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Your current National MA electric rates, and How your electric bill works

Electric bills are usually complicated and mysterious. While the cost of apples (for example) is the number of apples times the price per apple, utilities slice and dice their energy "apples" (or units) in a variety of confusing ways.

This article's purpose is to demystify your electric bill, putting you in a better position to take control and cut it.

This article is specific to the Massachusetts utility National MA.

How does my rate plan work?

Your electric bill has two parts:

  1. A fixed monthly charge.
  2. An energy charge, a charge per unit of energy used.

The fixed monthly charge covers National MA expenses that are not directly related to your energy use. Examples are National MA's phone-support staff, and the hold music you hear while waiting for phone support. As the name suggests, the fixed charge does not change month by month. It's not a big charge ($5.50/month) compared to the energy charge.

What's the energy unit that National MA uses? Like other U.S. utilities, they charge per "kilowatt-hour", abbreviated as "kWh". Understanding kilowatt hours will help you cut your electric bill.

 

Let's break it down with the classic light bulb example:

100 light bulbs x 10 watts per light bulb = 1,000 watts.
A "kilo" is a thousand, so 1,000 watts = 1 kilowatt.
If the light bulbs are left on for 1 hour, that's 1 kilowatt x 1 hour = 1 kilowatt-hour (kWh).

1 kilowatt x 1 hour = 1 kilowatt-hour (kWh)

Let's make sure you got that.

 

How many kilowatt-hours are used if you leave 300 10-watt light bulbs on for an hour? ...You're right!

3 kilowatt-hours (300 bulbs x 10 watts = 3,000 watts / 1,000 = 3 kilowatts.
Left on over 1 hour = 3 kilowatt-hours).

300 light bulbs 3 kilowatst x 1 hour = 3 kilowatt-hour (kWh)

Now let's talk money.

 

How much does National MA charge to keep these 100 light bulbs on for an hour?

Under the standard rate plan (R-1), they charge 22¢ per kWh on average.
1 kWh x 22¢ per kWh = 22¢.
If the 100 light bulbs were kept on 24x7 for a month (720 hours straight), National MA would charge $158.40.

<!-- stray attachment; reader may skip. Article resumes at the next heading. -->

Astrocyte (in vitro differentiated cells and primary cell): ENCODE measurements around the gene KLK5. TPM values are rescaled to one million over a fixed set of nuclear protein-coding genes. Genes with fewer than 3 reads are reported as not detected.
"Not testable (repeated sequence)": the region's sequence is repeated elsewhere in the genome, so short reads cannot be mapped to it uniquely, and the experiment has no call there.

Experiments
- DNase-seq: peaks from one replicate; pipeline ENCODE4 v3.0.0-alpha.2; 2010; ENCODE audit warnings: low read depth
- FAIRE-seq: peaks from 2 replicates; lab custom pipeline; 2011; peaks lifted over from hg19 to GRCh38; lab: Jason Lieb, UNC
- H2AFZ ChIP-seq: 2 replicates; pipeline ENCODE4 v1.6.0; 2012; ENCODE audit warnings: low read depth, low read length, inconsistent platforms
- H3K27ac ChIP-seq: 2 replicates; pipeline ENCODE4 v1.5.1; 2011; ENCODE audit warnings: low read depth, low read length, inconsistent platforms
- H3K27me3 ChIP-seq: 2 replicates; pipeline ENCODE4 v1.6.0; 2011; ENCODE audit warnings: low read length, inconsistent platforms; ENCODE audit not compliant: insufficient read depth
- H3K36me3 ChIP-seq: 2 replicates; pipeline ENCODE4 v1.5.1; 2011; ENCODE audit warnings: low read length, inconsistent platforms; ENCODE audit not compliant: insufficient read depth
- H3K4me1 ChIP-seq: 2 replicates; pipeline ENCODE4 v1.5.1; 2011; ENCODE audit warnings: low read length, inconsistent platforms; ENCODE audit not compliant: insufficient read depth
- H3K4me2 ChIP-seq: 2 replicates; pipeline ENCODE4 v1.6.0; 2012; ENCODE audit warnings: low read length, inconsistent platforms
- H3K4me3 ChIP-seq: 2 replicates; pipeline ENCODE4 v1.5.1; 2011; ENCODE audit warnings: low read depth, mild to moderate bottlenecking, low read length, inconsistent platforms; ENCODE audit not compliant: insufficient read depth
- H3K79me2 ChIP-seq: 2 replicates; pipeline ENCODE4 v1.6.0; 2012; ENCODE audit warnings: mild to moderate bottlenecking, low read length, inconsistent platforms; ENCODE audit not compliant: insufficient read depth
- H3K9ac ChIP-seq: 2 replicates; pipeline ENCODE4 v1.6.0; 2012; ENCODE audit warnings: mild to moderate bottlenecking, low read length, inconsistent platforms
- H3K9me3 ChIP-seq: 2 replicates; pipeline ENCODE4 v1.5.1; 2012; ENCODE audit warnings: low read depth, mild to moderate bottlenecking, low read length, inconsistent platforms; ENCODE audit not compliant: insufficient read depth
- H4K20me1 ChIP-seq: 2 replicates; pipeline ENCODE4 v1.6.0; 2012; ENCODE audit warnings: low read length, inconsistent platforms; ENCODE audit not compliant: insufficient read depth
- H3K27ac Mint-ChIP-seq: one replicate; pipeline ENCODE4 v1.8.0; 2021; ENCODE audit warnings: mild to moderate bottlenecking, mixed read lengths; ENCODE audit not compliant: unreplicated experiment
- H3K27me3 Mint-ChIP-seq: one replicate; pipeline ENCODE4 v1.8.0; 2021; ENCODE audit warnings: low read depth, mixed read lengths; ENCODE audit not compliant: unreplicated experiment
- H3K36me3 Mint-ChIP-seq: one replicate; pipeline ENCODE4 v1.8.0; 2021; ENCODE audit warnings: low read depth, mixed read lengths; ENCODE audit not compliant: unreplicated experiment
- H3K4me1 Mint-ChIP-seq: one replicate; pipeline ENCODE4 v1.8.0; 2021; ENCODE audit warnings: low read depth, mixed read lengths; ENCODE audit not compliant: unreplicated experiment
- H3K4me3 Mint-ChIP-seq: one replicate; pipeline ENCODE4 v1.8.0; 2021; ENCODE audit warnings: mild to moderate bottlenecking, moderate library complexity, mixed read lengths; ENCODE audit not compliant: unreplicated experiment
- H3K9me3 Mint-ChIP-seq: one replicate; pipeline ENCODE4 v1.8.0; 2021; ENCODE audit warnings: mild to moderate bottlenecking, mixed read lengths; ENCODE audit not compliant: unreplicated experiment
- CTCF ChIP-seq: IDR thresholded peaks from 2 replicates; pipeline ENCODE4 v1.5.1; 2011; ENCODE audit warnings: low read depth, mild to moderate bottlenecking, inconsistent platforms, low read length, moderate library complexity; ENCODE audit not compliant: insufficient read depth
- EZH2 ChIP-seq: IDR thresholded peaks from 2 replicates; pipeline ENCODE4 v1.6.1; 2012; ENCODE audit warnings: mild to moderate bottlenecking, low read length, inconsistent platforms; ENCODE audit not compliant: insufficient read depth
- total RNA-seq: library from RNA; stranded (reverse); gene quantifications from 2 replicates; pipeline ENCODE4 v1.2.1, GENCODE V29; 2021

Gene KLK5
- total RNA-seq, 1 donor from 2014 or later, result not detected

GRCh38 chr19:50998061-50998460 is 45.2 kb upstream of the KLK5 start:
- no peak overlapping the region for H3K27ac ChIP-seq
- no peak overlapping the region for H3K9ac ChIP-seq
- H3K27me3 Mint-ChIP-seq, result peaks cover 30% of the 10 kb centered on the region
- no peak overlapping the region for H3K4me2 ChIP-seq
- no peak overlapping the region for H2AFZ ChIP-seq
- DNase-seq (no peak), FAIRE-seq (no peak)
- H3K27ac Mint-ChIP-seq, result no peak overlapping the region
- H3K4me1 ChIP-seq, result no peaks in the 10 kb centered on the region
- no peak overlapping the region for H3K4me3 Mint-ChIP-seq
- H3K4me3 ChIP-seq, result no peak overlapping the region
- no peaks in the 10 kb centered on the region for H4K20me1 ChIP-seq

100 lightbulbs x 24/7 x 22 cents = $158.40

How much does a typical National MA customer pay per month?

A typical family in National MA territory (specifically in Worcester) uses 939 kWh per month on average (they'd get to the same total by keeping 129 10-watt light bulbs on 24x7). They pay $215 per month for those 939 kWh.

How do National MA rates compare to the national average?

National MA rates are a lot higher than the national average. The average National MA rate for a family with typical energy use is 23¢ per kWh (including the fixed charge). The average national residential rate is 13¢, according to the U.S. Energy Info. Admin.

Could we cut our bill just by switching to another rate plan?

National MA offers a "Time of Use" rate plan that you could voluntarily switch to. It might start saving you money immediately. With Time of Use, you pay a different rate depending on when you use energy over the course of a day. Time of use gives you more control over your electric bill.

The next article in this series will help you determine whether the Time-of-Use option is a better fit for your home.

What are my current National MA electric rates?

If you are on National MA's standard residential rate plan, here are the rates you currently pay:

Standard Plan's Rates:

Plan Name: Residential (R-1)
Last Update: May 1, 2018
Fixed Charge: Service Charge: $5.5
All Year Rate: $0.22

We're already on time of use, What are our current rates?

If you're already on National MA's optional Time-of-Use rate plan, here are the rates you currently pay:

Time-of-Use Plan's Rates:

Plan Name: Residential - Time of Use (R-4)
Last Update: May 1, 2018
Fixed Charge: Service Charge: $20
Rate per kWh
Off-Peak: $0.191
Peak: $0.296
Weekday Times
Off-Peak: Midnight to 8am, 9pm to midnight
Peak: 8am to 9pm
Weekend Times
Off-Peak: All hours
Peak:

How do I work out if I am on the cheapest National MA rate plan for my usage pattern?

To do an exact comparison on how much you would save from switching plans requires collecting your detailed usage data for the last 12 months. This is known as Interval Data and sometimes also called Green Button Data.

 

Interval Data
Green Button data

 

Interval or Green Button data is your electrical usage data for the last 12 months in one hour (or even shorter) intervals. This data is available from your utility provider.

What are the best ways to cut our energy bill?

We're glad you asked. Let's continue to the article: Three Best Ways to Cut Your National MA Electric Bill.